One sighting, reported by Salem, West Virginia, resident Newell Partridge, told of strange patterns that appeared on his television screen one evening, followed by a mysterious sound just outside of his home.
Shining a flashlight toward the direction of the noise, Partridge supposedly witnessed two red eyes resembling bicycle reflectors looking back at him.
Over time, sketch artists were able to compile drawings of what the creature looked like. In every case, the intense red eyes were what captured everyone’s attention. In fact, even after dozens of descriptions, just about every detail of the Mothman could be identified, except for one. Nobody seemed to know what its face looked like. One after another, every witness described being so drawn into the creatures eyes that not one of them could recall the surrounding face.
Even more strange, everyone who had witnessed this creature take off in flight described the same strange phenomenon. It seems that though the Mothman would spread his enormous wings before ascending into the air, he never flapped them, like any bird would do. Instead, with wings extended, he seemed to simply rise effortlessly into the air, like a balloon.
What makes this story even more bizarre is at the time of the sightings, there were simultaneously several sightings of Unidentified Flying Objects (UFOs) in the same area. Several witnesses of either the Mothman or UFOs reported being visited by strange men in all black suits, hats, and sunglasses, who would threaten them to keep quiet about what they had witnessed. Were these government agents who already knew what these sightings were, or were these emissaries from the Mothman’s world trying to keep things quiet?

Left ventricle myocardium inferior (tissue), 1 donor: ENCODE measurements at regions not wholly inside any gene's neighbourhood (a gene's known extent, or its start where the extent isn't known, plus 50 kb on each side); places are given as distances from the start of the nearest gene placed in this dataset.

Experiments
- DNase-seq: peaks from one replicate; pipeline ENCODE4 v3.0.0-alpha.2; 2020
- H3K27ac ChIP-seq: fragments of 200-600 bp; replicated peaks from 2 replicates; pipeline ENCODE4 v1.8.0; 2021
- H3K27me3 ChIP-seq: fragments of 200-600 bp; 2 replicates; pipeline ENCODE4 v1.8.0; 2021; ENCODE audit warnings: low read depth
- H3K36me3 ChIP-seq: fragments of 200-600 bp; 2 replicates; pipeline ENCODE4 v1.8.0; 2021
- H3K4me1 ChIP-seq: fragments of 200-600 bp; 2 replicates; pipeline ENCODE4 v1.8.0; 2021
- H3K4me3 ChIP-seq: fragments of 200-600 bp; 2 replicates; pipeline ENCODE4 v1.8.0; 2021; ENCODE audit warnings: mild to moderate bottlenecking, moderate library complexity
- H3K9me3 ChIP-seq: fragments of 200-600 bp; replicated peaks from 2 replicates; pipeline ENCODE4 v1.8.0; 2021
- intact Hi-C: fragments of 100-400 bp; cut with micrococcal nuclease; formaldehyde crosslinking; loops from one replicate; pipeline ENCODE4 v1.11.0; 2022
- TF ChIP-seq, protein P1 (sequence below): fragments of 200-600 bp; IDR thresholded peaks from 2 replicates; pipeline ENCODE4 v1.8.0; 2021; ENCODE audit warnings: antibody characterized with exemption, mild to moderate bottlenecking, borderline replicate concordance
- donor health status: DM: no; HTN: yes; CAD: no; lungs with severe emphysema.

Some locals believed that the Mothman was a prophetic creature, a herald of unknown tragedies to come.
On December 15, 1967, just over a year after the first Mothman sighting, traffic was especially bad. The Silver Bridge, built in 1928 to connect Point Pleasant, West Virginia, to Gallipolis, Ohio, was packed with cars from end to end. The Silver Bridge collapsed. The chain snapped, and the bridge, its careful equilibrium disturbed, fell to pieces, plunging cars and pedestrians into the icy water of the Ohio river below. 46 people died, they drowned or were crushed to death in the wreckage. Some witnesses claimed to have seen the Mothman on the bridge that same day.
A true tragedy for the small town, many wondered if the Mothman had been there to warn them of the disaster, though others wondered if the Mothman was part of a curse put on the town by an old Native American chieftain who had been famously murdered two hundred years earlier.
In 1975, author John Keel conflated the Mothman sightings and the bridge disaster, as well as reported UFO activity, to create his book The Mothman Prophecies. Which was later used as a basis for the Movie, The Mothman Prophecies (2002). His story and the movie took hold, and the town became an icon among conspiracy theorists, UFOlogists, and fans of the paranormal.
The idea that visitations from the Mothman predicted disaster, led some believers to make ties to the Chernobyl disaster of 1986, the Mexican swine flu outbreak of 2009, and the 2011 nuclear disaster in Fukushima, Japan, among others.
A festival commemorating the Mothman’s visits has taken place annually for years
The Mothman can still be seen in Point Pleasant, West Virginia, today, in the form of a historical Mothman museum, open seven days a week, and also as a 12 foot tall chrome-polished statue, complete with massive steel wings and red eyes. You can view the MOTHCAM and see the statue on Live Stream 24/7.
If you’re traveling through West Virginia, keep an eye in the sky. You never know what you might see.
Do you believe in the Mothman? Let us know in the comments below.